CPU's in general are state machines, but not all state machines are
microprocessors.  Actually, most PIC's comprise quite a few interlocking
state machines, what with all those on-chip peripherals and such.

       If you're really into state machines, there's a Dutch outfit that
sells a cool tool for programming PIC's via drag-and-drop state diagrams.
       http://www.actum.com
       Too bad they have to make a living selling their software and can't
afford to give it away free...
>
> Ah, you mean a state machine is a microprocessor, then.
>
> So somebody is talking about implementing a state machine in a state
> machine, right?
>

1999\10\25@160740 by William Chops Westfield

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   >A REAL state machine is a simultaneously switchjing (clocked or ripple
   >through) piece of hardware.

   Ah, you mean a state machine is a microprocessor, then.

Well, a microprocessor is certainly a state machine (of rather large
complexity, of course.)

In hardware, "state machine" is usually used to describe a piece of logic
where the inputs and current state control transitions to a new state, and
the outputs are dependent only on the state (as opposed to logic whose
output is a combinatorial function of the inputs.)  It's typicaly
implemented as a couple of roms.  The first rom maps inputs and old state
into new state, and the second rom maps the new state into outputs.

In software, "state machine" is usually used to describe code where
program flow is controlled primarilly by a single small integer variable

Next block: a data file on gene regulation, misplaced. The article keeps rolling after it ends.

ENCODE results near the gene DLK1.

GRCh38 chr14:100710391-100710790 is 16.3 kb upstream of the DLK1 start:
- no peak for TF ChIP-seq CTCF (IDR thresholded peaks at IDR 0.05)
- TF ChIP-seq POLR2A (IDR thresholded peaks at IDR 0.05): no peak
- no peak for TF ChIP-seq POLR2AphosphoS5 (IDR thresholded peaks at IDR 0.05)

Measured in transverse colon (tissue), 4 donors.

(the "state".)  Other control decisions affect the state value, rather
than directly modifying the program flow.  Software types are likely to
cheat and cause their code to break by doing things only when a state is
entered or exitted.

BillW

1999\10\25@162535 by Dan Larson

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>Software types are likely to
>cheat and cause their code to break by doing things only when a state is
>entered or exitted.

AS as "software type", I usually create three states in such cases: One for the
"entry" state, one for "polling, looping, etc", and one for the "exit" state.

I don't know if *this* is cheating or not, but sometimes the next state to
be transitioned to from the current state depends on the previous state.
Sort of like subroutine calls within a state machine.  I only use such a
technique in order to avoid duplication of state.  Avoiding duplication
also avoids bugs cause by changes made to one of the any identically
functioning state but not the rest.

I once wrote a state machine for a "game show" program which had
over 150 states!  Mind blowingly complex, but it would have been almost